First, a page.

Disclaimer : I’ve been a video game player for more than 20 years now, and even though I’m not myself a professionnal game designer, I’ve slowly built up over the time a sort of game design philosophy based on my gaming experience. These tips are ordered by arrival in my mind to write them up, there is no priority whatsoever.
I’m a huge fan of late productions of Bullfrog Productions game studio. Dungeon Keeper, Theme Park, Theme Hospital, Populous, Syndicate… You name it, I love it (or I never played it). I was pretty sad when I found out that the studio closed his doors to merge with Electronic Arts.
Since then, I have been longing to play spiritual sequels of those great game. Alas, each and every games inspired from these classics disappointed me (you can read a comparison I wrote in french about Theme Hospital and Hospital Tycoon here). Even when Peter Molyneux was in charge, like for Black and White, I’m never been as thrilled as I was with Bullfrog’s productions.
Then I dived in Facebook “social” games. I found out that most of them don’t meet my quality criterias except for a few like TrainStation, but it didn’t bother me much until I tried three specific games: Simply Hospital, Rollercoaster Mania and Dungeon Overlord. All three share cruel resemblances with old Bullfrog titles and that caught my eye.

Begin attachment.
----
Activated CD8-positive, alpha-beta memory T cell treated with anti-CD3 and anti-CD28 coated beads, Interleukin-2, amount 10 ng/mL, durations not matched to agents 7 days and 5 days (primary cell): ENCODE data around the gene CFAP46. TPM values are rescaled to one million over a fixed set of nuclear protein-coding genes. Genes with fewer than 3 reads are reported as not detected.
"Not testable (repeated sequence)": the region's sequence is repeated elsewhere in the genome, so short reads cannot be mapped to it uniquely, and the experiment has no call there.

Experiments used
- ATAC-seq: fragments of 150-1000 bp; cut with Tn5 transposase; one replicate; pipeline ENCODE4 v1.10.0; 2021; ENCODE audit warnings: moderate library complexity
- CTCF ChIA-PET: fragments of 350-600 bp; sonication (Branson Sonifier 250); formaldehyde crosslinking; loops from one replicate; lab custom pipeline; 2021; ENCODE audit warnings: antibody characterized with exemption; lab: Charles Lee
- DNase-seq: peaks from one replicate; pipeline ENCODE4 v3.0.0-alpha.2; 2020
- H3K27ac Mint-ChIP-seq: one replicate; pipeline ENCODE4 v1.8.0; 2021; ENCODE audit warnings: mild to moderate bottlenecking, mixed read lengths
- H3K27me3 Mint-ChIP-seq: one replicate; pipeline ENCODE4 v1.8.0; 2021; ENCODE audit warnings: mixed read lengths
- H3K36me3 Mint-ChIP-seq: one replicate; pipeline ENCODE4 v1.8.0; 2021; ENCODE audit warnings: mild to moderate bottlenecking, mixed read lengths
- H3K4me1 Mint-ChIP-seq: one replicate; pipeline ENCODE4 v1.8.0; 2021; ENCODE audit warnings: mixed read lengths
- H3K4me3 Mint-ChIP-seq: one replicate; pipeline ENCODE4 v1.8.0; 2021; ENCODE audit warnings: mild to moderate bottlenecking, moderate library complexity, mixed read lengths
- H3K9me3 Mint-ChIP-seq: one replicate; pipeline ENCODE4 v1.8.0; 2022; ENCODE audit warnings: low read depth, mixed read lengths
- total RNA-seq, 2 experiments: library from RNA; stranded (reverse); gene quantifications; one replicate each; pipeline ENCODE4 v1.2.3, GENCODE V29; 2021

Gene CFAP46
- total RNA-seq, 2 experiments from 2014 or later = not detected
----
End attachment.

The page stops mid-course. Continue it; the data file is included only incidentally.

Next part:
I’ve already ranted about Facebook games, hey, I even made a comparison table between a few Facebook games. But not everything is bad, and TrainStation is one of the few games that truly leverages Facebook “friend” network and stays addictive beyond the first 30 minutes of play.
Following my wonderful guide to make your Facebook game sucks, I tried to see if my work helped someone, and I discovered that it did !
Facebook has been a social game platform for a few years now. The lack of quality of the first few games to be released on this platform could easily be explained by the youth of the concept. But no more. So here’s a few useful guidelines if you still want to make your Facebook web-browser game suck in 2011.
Template systems based on original template language are pretty popular amongst web tools such as frameworks or CMS (Content Management System). But are they really necessary? Moreover, don’t they slow down the learning curve by adding complexity over complexity?